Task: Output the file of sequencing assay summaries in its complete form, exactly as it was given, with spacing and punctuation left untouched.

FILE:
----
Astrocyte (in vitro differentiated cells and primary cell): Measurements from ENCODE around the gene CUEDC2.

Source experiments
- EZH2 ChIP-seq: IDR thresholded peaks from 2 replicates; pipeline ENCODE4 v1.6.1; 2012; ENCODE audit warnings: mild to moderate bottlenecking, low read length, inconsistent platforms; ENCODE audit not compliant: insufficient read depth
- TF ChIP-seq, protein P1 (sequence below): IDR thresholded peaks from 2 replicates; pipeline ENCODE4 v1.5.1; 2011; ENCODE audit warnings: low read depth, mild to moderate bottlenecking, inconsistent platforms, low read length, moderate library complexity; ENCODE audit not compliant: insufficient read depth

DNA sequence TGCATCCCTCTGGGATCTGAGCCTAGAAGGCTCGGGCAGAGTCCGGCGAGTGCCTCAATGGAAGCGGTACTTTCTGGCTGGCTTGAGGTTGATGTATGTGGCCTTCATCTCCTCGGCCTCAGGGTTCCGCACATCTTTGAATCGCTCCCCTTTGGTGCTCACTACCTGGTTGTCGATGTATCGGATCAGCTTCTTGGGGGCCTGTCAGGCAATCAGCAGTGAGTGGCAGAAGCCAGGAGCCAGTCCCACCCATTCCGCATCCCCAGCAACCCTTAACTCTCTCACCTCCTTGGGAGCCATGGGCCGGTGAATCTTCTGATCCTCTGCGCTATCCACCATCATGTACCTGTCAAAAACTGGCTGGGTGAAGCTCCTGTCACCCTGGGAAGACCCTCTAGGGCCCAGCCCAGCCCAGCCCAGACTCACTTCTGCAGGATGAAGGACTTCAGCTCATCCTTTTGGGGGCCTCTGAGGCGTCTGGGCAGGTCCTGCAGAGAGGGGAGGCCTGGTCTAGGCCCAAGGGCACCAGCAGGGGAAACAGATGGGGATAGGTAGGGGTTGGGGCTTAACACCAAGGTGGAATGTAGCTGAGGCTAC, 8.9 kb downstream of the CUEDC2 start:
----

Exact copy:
Astrocyte (in vitro differentiated cells and primary cell): Measurements from ENCODE around the gene CUEDC2.

Source experiments
- EZH2 ChIP-seq: IDR thresholded peaks from 2 replicates; pipeline ENCODE4 v1.6.1; 2012; ENCODE audit warnings: mild to moderate bottlenecking, low read length, inconsistent platforms; ENCODE audit not compliant: insufficient read depth
- TF ChIP-seq, protein P1 (sequence below): IDR thresholded peaks from 2 replicates; pipeline ENCODE4 v1.5.1; 2011; ENCODE audit warnings: low read depth, mild to moderate bottlenecking, inconsistent platforms, low read length, moderate library complexity; ENCODE audit not compliant: insufficient read depth

DNA sequence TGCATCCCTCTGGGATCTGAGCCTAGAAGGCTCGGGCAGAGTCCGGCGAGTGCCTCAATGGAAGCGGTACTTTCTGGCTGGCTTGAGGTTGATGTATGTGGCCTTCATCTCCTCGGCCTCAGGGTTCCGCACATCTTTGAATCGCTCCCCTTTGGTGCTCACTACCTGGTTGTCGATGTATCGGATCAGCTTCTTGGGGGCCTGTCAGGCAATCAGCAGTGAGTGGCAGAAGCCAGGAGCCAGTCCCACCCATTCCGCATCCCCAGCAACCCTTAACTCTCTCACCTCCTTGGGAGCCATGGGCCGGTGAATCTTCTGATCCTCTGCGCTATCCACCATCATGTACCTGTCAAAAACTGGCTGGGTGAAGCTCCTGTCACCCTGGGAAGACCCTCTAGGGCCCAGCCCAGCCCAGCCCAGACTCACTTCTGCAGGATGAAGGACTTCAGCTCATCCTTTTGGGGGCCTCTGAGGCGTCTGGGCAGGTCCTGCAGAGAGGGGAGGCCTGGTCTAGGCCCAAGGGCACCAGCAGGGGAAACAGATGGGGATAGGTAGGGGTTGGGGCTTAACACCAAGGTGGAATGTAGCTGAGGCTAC, 8.9 kb downstream of the CUEDC2 start: